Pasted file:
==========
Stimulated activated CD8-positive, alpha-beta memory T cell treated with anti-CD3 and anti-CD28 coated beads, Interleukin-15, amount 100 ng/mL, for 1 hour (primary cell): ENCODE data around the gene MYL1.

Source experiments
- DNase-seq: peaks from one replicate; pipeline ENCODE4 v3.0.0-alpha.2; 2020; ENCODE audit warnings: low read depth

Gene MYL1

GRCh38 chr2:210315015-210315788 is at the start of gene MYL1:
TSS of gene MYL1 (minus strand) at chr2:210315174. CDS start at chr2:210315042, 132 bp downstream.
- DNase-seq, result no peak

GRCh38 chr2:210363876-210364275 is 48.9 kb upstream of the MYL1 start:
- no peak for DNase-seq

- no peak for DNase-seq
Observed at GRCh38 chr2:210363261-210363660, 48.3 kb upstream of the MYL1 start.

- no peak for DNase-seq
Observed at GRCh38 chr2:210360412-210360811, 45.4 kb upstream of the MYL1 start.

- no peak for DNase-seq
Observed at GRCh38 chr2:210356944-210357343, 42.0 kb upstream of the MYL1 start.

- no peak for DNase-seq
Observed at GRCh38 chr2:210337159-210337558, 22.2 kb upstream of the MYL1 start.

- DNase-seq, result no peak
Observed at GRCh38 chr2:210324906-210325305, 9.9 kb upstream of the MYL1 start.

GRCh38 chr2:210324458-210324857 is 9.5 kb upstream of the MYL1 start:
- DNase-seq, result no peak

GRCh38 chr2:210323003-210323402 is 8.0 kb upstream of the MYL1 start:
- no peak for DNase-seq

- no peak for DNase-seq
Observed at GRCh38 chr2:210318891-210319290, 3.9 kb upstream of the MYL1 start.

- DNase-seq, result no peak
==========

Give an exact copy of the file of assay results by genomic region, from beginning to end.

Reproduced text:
Stimulated activated CD8-positive, alpha-beta memory T cell treated with anti-CD3 and anti-CD28 coated beads, Interleukin-15, amount 100 ng/mL, for 1 hour (primary cell): ENCODE data around the gene MYL1.

Source experiments
- DNase-seq: peaks from one replicate; pipeline ENCODE4 v3.0.0-alpha.2; 2020; ENCODE audit warnings: low read depth

Gene MYL1

GRCh38 chr2:210315015-210315788 is at the start of gene MYL1:
TSS of gene MYL1 (minus strand) at chr2:210315174. CDS start at chr2:210315042, 132 bp downstream.
- DNase-seq, result no peak

GRCh38 chr2:210363876-210364275 is 48.9 kb upstream of the MYL1 start:
- no peak for DNase-seq

- no peak for DNase-seq
Observed at GRCh38 chr2:210363261-210363660, 48.3 kb upstream of the MYL1 start.

- no peak for DNase-seq
Observed at GRCh38 chr2:210360412-210360811, 45.4 kb upstream of the MYL1 start.

- no peak for DNase-seq
Observed at GRCh38 chr2:210356944-210357343, 42.0 kb upstream of the MYL1 start.

- no peak for DNase-seq
Observed at GRCh38 chr2:210337159-210337558, 22.2 kb upstream of the MYL1 start.

- DNase-seq, result no peak
Observed at GRCh38 chr2:210324906-210325305, 9.9 kb upstream of the MYL1 start.

GRCh38 chr2:210324458-210324857 is 9.5 kb upstream of the MYL1 start:
- DNase-seq, result no peak

GRCh38 chr2:210323003-210323402 is 8.0 kb upstream of the MYL1 start:
- no peak for DNase-seq

- no peak for DNase-seq
Observed at GRCh38 chr2:210318891-210319290, 3.9 kb upstream of the MYL1 start.

- DNase-seq, result no peak